Education


History is the Story Told...

By the victors - so runs the usual saying. But I don't think it's true. There is a story that Stalin was once discussing propaganda with some of his henchmen, who told him that they would squash a rumor he didn't like. Stalin only shook his head sadly and said: "But people will still talk."

It seems to me that history is the story told by the survivors. In other words, the record that we can find. It may be a list of battles carved in stone. It may be the diary of a little girl who did not, personally survive. It may be an artefact dug up by an archeologist, or the thickness of a ring in a tree, or even a tune. The victors may have got lucky; but the survivors, I think, have the last word.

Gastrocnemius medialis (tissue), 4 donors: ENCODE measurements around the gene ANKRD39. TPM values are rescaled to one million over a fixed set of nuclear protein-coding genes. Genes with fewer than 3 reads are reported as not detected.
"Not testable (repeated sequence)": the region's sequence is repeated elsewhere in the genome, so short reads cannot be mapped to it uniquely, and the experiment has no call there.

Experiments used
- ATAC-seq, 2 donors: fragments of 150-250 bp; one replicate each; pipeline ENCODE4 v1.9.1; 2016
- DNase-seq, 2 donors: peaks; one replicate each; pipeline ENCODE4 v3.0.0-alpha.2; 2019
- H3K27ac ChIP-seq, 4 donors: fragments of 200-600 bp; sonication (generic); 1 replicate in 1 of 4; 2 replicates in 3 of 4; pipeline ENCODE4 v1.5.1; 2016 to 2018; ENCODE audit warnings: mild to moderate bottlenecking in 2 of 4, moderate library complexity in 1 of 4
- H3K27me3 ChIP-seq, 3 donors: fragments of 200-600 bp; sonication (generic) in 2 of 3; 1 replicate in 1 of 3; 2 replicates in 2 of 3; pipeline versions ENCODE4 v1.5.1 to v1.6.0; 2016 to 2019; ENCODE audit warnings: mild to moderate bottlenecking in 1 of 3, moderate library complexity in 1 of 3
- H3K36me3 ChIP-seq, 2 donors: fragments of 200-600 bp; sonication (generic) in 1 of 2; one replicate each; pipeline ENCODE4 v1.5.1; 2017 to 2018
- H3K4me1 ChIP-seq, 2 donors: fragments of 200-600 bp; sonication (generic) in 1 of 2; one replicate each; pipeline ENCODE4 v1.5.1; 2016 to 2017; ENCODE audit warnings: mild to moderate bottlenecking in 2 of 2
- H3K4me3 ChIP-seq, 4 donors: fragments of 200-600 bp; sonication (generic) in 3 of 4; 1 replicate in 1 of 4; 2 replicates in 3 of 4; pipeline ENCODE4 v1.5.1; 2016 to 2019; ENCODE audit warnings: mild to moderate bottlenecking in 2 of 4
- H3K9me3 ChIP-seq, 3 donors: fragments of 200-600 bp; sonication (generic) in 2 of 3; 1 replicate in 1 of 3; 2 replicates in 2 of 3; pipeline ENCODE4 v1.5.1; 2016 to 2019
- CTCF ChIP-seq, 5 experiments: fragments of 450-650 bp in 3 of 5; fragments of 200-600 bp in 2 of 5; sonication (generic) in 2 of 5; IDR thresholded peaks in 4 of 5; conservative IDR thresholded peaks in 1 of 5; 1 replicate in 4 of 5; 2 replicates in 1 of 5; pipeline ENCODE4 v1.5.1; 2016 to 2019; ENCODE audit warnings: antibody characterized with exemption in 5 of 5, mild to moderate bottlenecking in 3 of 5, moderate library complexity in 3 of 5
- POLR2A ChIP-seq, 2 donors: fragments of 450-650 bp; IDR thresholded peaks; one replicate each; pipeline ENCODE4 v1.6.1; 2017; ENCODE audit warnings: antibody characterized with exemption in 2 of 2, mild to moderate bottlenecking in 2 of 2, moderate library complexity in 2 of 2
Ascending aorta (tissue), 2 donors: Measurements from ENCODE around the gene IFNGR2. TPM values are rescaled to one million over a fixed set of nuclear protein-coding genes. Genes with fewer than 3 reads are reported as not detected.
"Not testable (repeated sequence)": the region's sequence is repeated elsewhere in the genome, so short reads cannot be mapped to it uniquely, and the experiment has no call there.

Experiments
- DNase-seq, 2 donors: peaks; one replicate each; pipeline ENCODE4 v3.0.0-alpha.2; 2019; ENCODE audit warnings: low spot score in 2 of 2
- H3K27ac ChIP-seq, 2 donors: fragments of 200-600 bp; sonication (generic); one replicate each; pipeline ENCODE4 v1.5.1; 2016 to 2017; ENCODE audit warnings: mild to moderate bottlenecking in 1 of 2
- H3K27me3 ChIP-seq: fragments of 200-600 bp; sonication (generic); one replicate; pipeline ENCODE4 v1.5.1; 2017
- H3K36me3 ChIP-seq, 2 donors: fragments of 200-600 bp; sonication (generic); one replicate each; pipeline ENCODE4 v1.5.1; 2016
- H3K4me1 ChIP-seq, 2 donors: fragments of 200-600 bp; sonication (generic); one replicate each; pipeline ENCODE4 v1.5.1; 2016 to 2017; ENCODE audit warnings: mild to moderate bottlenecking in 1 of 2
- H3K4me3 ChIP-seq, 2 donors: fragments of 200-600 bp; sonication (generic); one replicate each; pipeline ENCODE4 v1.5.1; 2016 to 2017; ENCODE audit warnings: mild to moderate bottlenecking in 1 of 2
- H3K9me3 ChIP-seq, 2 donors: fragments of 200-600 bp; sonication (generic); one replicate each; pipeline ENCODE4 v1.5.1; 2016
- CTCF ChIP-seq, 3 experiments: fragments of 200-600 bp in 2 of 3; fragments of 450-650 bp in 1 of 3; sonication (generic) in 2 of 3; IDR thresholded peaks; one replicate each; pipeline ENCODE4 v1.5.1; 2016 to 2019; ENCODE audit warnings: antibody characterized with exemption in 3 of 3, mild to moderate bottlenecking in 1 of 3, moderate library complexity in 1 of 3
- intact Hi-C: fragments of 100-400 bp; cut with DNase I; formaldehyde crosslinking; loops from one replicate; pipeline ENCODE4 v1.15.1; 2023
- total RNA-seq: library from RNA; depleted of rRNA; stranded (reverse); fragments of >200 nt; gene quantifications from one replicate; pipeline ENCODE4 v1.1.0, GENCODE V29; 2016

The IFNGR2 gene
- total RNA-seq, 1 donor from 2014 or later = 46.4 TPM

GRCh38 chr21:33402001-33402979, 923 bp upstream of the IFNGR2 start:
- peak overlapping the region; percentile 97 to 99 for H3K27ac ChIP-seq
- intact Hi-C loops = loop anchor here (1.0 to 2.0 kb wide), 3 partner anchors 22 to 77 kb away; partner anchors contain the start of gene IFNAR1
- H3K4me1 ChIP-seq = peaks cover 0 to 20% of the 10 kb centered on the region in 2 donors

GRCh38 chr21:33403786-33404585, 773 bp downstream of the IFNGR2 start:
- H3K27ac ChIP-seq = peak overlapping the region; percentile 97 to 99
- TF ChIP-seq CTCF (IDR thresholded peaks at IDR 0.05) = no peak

Did You Know?
Potatoes were made illegal in France for 24 years ! The French became convinced that the South American vegetable could cause a whole host of diseases, including leprosy, so in 1748, the cultivation and consumption of potatoes was strictly outlawed. It wasn’t until an imprisoned medical army officer named Antoine Auguste Parmentier survived in his prison cell subsisting solely on a diet of potatoes that acceptance of the food began to shift. After being released from prison, Parmentier went on to write a thesis about its health benefits, helping to overturn the law and re-introduce the potato to the French public in 1772. Within 20 years, potatoes became one of the most popular, and indeed, important foods in France. Even the ornamental royal gardens in Tuileres Palace in Paris - originally filled with flowers and exotic plants - were converted into potato fields.




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